Tips for post processing panoramic images - ColdSnap Photography

Tips for post processing panoramic images

Tips for post processing Panoramic Images


Train on Morant's Curve on the Bow River 

This article is a follow up article on Panoramic Images that I published in the March 2013 newsletter. If you missed that newsletter just send me an email and I will resend that newsletter to you.


Post processing and stitching a panoramic image goes much easier if you capture the original images properly. Make sure you follow good workflow in the camera stage-it will pay you dividends later when you are sitting down to the computer to finish the image.


This tutorial assumes that you are using Photoshop and processing your images in Camera Raw. This tutorial does not cover basic use of Camera Raw for post processing your images. If you need help with basic post processing and using Camera Raw I have developed a series of Youtube videos that will take you through some of the post processing steps.


Choose the image frames that you want to stitch. If you remembered to put a blank frame at the beginning and end of your series this is an easy process. In Bridge select the first image, hold the shift key and select the last image in the series, right click and select “Open in Camera Raw”. All of your selected images will open in Camera Raw, now “Select All” at the top left of the screen and make the same batch edits to all of your images equally.


Image resolution: you may not need your native camera resolution for your final stitched image file. Depending upon how large you intend to make your final print will determine how large your individual file size needs to be prior to converting the images to tiff or psd format. If you made your original image captures in vertical format you can use the longest dimension to figure out what size you need to select for converting your files. Figure about 240 pixels per inch for making a print. So a 3200 pixel image on the long dimension will make a print that is slightly over 13 inches high by how ever long the image turns out to be. If you have a 17megapixel camera then your long dimension will be about 5100 pixels and your panoramic will be over 21 inches high-more than enough for most panoramas. Most stitching problems arise because your final stitched image will have a file size that is larger than your computer’s computing capabilities.


Post process your selected images and place them in a separate folder. Open the folder in Bridge. Highlight the first and last of the series while holding the shift key. From the “Tools” pull down menu select: Photoshop-photomerge.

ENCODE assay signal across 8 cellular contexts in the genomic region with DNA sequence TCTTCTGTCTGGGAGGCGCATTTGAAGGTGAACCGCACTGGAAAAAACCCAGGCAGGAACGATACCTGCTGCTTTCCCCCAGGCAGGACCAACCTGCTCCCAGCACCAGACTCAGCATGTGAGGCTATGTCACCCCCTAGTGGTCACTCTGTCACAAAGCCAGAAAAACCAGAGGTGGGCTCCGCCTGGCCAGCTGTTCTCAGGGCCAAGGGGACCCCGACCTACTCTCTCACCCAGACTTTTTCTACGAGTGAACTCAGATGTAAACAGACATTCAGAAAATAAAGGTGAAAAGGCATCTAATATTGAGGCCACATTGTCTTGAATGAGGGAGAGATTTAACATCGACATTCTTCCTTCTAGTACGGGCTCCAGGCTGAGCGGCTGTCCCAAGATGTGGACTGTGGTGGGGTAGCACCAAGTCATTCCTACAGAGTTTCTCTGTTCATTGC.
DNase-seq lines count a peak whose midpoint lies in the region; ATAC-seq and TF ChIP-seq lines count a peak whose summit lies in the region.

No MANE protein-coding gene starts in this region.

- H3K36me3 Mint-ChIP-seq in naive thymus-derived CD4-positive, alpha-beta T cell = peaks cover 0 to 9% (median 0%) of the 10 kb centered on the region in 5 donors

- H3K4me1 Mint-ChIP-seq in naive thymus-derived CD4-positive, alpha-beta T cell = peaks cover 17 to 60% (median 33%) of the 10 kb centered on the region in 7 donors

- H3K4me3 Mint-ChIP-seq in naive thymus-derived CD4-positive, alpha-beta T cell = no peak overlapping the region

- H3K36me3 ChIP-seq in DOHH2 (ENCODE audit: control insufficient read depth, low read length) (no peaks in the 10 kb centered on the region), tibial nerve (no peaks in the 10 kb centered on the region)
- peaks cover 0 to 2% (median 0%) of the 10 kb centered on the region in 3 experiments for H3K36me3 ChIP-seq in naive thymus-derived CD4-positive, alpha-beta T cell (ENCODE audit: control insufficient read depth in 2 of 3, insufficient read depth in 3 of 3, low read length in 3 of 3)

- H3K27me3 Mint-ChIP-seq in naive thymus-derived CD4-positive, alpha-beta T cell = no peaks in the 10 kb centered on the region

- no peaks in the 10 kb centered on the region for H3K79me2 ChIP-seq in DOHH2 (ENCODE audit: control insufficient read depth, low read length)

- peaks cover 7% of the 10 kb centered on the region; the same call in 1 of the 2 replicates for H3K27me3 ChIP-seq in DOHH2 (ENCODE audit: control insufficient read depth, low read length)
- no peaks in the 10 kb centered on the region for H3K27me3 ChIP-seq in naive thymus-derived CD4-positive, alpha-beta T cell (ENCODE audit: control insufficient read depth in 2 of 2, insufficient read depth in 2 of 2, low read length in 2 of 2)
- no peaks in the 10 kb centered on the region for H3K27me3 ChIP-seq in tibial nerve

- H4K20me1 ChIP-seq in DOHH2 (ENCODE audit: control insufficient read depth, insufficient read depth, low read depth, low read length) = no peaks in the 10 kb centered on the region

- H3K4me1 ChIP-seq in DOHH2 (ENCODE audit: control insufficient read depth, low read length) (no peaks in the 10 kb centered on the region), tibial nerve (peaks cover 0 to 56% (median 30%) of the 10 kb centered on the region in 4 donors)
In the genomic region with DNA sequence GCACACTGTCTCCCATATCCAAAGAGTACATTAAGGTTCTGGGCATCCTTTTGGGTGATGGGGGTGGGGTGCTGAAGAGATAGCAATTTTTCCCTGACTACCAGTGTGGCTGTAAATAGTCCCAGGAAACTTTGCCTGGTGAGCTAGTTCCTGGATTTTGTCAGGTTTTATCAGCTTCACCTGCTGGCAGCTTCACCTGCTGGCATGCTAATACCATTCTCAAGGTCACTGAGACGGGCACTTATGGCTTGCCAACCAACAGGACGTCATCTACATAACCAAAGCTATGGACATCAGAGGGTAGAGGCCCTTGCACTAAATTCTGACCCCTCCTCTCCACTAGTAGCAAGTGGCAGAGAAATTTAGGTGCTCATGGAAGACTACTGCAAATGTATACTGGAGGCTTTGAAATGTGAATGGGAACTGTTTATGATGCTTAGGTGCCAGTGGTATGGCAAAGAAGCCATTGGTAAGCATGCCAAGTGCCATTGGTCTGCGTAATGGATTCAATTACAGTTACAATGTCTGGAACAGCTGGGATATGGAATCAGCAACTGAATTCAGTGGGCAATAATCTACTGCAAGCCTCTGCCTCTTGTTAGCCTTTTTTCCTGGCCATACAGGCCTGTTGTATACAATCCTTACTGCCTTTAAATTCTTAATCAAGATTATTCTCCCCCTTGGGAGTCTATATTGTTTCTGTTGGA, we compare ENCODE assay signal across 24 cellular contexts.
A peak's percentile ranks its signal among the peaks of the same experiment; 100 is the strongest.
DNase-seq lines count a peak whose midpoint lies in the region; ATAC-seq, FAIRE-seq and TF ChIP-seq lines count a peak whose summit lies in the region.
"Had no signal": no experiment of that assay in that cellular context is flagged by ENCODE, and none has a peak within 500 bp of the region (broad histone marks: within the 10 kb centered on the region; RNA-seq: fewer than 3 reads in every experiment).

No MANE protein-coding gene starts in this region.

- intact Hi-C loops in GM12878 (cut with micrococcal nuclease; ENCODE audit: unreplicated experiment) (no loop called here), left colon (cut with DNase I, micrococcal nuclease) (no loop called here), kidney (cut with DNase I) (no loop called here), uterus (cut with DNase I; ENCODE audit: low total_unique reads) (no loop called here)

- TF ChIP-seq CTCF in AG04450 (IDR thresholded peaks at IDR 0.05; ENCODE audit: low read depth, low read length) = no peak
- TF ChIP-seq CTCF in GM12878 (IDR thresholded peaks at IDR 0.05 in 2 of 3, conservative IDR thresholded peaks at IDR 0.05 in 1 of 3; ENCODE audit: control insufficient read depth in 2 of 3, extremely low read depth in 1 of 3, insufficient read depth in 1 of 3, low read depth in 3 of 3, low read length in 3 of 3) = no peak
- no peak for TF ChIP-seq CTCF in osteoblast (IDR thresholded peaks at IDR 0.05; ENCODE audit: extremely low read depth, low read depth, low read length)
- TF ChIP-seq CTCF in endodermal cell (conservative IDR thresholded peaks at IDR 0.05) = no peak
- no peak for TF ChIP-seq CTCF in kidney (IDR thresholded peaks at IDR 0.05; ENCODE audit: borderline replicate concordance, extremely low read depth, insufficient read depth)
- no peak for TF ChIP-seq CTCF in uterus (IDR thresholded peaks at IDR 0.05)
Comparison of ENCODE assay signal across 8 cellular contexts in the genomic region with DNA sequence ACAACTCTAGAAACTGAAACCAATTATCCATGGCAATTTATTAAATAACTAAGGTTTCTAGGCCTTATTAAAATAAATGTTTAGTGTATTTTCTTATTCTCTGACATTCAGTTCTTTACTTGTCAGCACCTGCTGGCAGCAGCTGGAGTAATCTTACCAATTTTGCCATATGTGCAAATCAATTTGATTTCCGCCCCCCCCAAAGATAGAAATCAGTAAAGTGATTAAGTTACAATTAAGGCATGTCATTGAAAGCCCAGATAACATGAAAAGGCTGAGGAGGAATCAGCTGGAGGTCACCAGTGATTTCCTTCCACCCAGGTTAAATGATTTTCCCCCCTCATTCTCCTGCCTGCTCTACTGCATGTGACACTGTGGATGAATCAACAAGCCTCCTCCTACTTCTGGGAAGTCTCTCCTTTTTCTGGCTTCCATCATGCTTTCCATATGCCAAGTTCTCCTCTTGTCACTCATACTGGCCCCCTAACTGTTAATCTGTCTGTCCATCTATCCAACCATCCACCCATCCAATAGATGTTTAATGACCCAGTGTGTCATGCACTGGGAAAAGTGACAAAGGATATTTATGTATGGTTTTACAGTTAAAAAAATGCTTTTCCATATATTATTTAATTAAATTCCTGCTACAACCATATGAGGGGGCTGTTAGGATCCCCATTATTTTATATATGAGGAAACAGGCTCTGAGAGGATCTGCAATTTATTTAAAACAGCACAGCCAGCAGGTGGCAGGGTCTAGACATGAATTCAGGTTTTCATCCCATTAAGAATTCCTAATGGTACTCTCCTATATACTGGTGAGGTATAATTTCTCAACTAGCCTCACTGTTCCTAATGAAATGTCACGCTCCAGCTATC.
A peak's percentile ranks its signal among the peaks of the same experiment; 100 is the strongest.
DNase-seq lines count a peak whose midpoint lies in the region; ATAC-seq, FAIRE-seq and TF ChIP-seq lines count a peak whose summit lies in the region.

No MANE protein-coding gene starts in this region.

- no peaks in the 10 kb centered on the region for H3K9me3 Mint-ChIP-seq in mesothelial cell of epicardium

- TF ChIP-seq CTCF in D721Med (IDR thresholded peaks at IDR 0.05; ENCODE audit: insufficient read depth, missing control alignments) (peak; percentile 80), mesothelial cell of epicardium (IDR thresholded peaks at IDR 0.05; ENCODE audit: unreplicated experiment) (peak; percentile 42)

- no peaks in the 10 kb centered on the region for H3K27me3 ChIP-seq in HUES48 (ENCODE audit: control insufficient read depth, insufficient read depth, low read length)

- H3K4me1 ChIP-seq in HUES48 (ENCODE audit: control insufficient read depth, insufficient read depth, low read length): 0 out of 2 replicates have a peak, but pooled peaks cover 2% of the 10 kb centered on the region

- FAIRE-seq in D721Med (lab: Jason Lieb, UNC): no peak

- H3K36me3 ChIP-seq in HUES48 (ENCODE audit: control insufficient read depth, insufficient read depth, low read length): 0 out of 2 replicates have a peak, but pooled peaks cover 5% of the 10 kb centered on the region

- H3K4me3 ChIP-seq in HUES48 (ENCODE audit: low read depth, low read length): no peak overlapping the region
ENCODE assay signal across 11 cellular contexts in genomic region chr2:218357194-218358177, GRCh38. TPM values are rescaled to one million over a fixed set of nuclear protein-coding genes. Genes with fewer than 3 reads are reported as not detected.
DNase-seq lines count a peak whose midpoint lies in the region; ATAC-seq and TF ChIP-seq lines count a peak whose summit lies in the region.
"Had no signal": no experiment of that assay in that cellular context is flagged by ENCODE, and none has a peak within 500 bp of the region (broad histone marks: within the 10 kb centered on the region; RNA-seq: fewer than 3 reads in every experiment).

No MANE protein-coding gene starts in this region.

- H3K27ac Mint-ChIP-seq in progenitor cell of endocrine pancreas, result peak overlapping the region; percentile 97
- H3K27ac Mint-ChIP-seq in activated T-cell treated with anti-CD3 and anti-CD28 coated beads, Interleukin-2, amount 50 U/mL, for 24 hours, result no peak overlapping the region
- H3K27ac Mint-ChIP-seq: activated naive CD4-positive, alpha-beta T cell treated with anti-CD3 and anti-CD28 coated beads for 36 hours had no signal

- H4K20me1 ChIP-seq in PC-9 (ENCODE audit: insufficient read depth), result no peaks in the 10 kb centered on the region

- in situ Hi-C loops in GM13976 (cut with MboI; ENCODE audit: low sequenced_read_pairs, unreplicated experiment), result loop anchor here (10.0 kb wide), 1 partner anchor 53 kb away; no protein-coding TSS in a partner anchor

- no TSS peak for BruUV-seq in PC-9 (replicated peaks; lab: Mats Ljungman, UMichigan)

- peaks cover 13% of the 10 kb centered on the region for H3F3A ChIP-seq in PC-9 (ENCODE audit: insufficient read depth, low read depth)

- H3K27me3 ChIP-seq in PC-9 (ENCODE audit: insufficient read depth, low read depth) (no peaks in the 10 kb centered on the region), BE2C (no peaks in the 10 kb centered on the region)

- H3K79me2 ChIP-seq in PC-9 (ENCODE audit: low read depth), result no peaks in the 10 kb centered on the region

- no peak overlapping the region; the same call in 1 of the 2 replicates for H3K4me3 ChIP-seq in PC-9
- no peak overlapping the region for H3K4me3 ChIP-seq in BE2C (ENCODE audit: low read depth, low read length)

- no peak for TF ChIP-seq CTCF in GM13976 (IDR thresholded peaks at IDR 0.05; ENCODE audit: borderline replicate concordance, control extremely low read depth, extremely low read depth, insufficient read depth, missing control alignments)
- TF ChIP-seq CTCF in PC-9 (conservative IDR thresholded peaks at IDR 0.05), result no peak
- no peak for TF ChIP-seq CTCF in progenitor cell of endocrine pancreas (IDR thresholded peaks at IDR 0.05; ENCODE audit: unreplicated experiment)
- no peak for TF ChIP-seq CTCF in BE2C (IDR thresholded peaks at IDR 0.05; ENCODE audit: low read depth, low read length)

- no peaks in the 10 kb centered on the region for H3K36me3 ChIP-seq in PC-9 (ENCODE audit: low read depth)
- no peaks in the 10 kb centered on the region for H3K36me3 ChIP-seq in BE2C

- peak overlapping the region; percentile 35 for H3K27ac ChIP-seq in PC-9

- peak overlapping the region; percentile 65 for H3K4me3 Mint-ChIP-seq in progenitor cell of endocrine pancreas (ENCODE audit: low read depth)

A dialog box will open with several options:

Layout: Auto is usually the best option here especially if you are stitching natural landscape images. If you are stitching architectural images try the Perspective setting. Cylindrical and Spherical settings are if you are stitching images for use in an application where you want to examine the 3 dimensional aspects of an image from either a perspective of inside or outside the object. Collage and Reposition are useful for creating special viewing effects where you may want to reveal or call attention to the distinct separate qualities of each individual image frame. For the purposes of “natural landscape panorama” the blending qualities of the Auto setting are the best.

 Two Harbors Breakwall

Boxes at the bottom should be checked as follows: Blend Images Together-yes check this box, Vignette Removal-no, this should have been done in the post processing above, Geometric Distortion Correction-no, again this should have been done in the post processing.


You are now ready to merge your photos.


Once you have merged your photos I usually zoom in and look around the image. I make sure all horizon lines and other elements have blended properly.


A couple of problems that may arise and how to fix:

Image does not blend resulting in a series of images that overlap and the edges are apparent. Fix-make sure you are only using the file size you need, this usually happens when you are trying to stitch a panorama that will exceed your computer’s computing power. Empty your cache and try stitching again, or reprocess original images at a smaller image file size.


Horizon line does not blend or does not line up from one image to the next. Fix-make sure you have selected the “Enable Lens Profile Corrections” in the Lens Corrections area of Camera Raw. If this does not fix the problem you may need to adjust individual layers in the final stitched image. In the “Layers” menu select an individual layer, using the move tool move or adjust the layer so the horizon line or other element blends. This fix will usually create problems someplace else; if this is the case you will need to correct to the least problematic fix and use the clone tool or other blending tool to fix any imperfections.


Once you determine that the image has blended properly you should “Flatten Image” under the “Layers” drop down menu. Crop the image and fix any imperfections on the edges where the image did not quite fit to the rectangle of the cropped image. A note about cropping–if the image was shot correctly the horizon line will be in the middle of the image in the final stitched image, cropping the final stitched image will adjust the horizon up or down as desired. If the image was shot in vertical format there will be plenty of pixels left for enlargement. 


Presto! You have a panorama!